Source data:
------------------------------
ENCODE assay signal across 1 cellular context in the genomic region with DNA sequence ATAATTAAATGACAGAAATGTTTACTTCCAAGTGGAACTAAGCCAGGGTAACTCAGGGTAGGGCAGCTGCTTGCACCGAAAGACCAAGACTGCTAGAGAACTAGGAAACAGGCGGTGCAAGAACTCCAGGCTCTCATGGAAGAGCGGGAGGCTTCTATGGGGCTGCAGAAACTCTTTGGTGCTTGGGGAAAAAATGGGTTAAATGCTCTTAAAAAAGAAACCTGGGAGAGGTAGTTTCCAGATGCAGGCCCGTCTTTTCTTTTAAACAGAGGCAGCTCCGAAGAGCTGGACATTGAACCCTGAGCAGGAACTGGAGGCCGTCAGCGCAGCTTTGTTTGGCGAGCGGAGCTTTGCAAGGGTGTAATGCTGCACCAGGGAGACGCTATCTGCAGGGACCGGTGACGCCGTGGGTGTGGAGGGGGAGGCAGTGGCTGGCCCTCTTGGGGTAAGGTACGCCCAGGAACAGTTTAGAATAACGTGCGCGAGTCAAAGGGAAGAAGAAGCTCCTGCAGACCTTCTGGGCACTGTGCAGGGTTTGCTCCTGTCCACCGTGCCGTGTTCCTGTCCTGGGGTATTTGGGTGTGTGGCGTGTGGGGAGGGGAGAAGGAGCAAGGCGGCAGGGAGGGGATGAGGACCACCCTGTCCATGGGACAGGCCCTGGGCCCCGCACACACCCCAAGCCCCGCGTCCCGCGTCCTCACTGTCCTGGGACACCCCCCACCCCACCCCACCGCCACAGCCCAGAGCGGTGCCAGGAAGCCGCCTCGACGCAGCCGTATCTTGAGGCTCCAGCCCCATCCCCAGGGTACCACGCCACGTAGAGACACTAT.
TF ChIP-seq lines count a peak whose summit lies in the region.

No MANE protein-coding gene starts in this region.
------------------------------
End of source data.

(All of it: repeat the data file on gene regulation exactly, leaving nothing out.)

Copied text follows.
ENCODE assay signal across 1 cellular context in the genomic region with DNA sequence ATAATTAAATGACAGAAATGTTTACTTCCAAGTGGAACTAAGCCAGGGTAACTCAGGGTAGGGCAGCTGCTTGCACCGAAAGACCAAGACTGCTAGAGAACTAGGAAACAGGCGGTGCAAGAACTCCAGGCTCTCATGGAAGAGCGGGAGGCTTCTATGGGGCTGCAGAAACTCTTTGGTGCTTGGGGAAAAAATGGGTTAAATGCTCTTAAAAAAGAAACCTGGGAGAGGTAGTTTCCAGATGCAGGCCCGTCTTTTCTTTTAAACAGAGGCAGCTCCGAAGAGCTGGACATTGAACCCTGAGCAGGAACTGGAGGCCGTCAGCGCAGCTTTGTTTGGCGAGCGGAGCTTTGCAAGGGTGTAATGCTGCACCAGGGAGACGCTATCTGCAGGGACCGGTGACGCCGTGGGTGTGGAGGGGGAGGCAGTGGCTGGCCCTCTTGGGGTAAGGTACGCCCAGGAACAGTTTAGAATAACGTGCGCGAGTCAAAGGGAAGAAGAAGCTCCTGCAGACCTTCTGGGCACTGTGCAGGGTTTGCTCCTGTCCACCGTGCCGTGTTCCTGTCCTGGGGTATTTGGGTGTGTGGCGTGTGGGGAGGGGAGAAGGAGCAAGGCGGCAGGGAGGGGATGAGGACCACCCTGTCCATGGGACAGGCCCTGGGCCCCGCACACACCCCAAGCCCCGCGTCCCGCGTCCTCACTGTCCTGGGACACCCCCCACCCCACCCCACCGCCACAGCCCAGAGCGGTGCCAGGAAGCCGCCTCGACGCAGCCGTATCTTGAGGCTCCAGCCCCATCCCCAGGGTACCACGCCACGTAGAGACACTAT.
TF ChIP-seq lines count a peak whose summit lies in the region.

No MANE protein-coding gene starts in this region.